Grammy Award Winning Percussionist, Forrest Robinson, Visited UTC

By Tia Kalmon

fly962@mocs.utc.edu

CHATTANOOGA, Tenn. (UTC/The Loop) – UTC alum and Grammy Award winning percussionist, Forrest Robinson, gave UTC a rhythm to drum and a West African beat when he came to visit Monday.

“I have a love music. If there is no music industry around, I’m still going to love music,” Robinson said.

Click here to listen to the story about Forrest Robinson

He performed many original pieces that gave him a standing ovation. Robinson ended the night with a bang, performing with the UTC Percussion Ensemble directed by Dr. Monte Coulter. Robinson concluded the ensemble with a drum solo, complete with twirling drum sticks in between beats.

Robinson conveyed a love of Chattanooga and a remembrance of friends as he called to a couple of audience members by name.

“The main thing that I wanted to bring here tonight was that everyone here sees Chattanooga as a very special city with special gifts with a lot of talented people and there’s a whole lot to learn anywhere and everywhere including Chattanooga,” Robinson said.

Robinson said he expressed his love for music at a very young age, beating on pots and pans to find that perfect rhythm.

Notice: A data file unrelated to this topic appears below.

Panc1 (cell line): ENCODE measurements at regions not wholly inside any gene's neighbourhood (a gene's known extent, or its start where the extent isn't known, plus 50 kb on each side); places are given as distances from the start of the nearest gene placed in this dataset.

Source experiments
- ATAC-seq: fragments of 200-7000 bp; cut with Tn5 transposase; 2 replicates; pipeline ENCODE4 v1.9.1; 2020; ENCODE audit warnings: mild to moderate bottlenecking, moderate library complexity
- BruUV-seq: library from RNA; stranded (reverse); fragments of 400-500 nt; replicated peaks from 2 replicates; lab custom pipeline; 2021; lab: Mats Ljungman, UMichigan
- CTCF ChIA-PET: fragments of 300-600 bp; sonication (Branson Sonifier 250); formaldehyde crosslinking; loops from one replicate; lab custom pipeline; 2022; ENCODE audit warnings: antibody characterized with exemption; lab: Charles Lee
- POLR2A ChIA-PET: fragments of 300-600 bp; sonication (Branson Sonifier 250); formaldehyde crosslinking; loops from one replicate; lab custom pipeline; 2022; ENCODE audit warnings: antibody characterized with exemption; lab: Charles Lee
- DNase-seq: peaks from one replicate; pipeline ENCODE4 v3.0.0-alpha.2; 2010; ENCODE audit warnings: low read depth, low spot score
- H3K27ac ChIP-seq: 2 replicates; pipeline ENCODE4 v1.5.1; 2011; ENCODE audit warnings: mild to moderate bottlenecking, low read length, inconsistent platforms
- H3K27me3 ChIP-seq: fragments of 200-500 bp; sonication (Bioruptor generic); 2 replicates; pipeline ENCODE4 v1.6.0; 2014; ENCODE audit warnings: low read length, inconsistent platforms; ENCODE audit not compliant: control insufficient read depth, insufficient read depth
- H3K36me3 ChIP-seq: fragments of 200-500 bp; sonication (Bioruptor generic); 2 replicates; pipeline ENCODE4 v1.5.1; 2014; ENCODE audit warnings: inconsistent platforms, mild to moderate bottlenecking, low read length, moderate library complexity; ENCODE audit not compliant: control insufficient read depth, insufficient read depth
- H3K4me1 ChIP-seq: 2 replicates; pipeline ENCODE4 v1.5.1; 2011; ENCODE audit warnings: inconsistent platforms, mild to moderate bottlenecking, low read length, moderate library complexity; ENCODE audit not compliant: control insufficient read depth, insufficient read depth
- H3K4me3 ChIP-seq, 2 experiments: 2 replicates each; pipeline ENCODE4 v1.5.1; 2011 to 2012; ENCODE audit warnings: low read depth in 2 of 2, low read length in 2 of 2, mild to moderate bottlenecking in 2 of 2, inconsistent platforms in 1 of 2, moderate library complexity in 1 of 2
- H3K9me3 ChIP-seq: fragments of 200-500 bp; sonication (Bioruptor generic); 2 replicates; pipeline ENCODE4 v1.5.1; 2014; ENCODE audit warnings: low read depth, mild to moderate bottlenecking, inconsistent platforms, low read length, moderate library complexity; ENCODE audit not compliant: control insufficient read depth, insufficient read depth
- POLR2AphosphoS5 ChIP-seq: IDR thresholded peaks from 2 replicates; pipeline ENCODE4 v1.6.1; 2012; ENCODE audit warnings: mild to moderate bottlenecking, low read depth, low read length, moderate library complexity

“Music from its onset which was literally since I was a baby, it exists in a way that let me know that there is something much bigger than me out there that is just really beautiful and it literally helps my outlook on life,” Robinson said.

Robinson left Chattanooga in 1994. He has made a name for himself as a renowned drummer and pianist performing with names like India Arie, Victor Wooten, Joe Sample, TLC, Arrested Development, Hikaru Ataka, The Crusaders and many others. He has traveled the world as a musical performer and recording artist playing live on “The Opera Winfrey Show,” “Saturday Night Live,” and “Live with Regis and Kelly” to just name a few.

“People like Forrest Robinson and songs like this with people with their heart in it like this, really do give it the character, kind of returning back to the soul,” Jarod Soltis, a senior percussion player from Bryan College in Dayton, Tenn. said.

 

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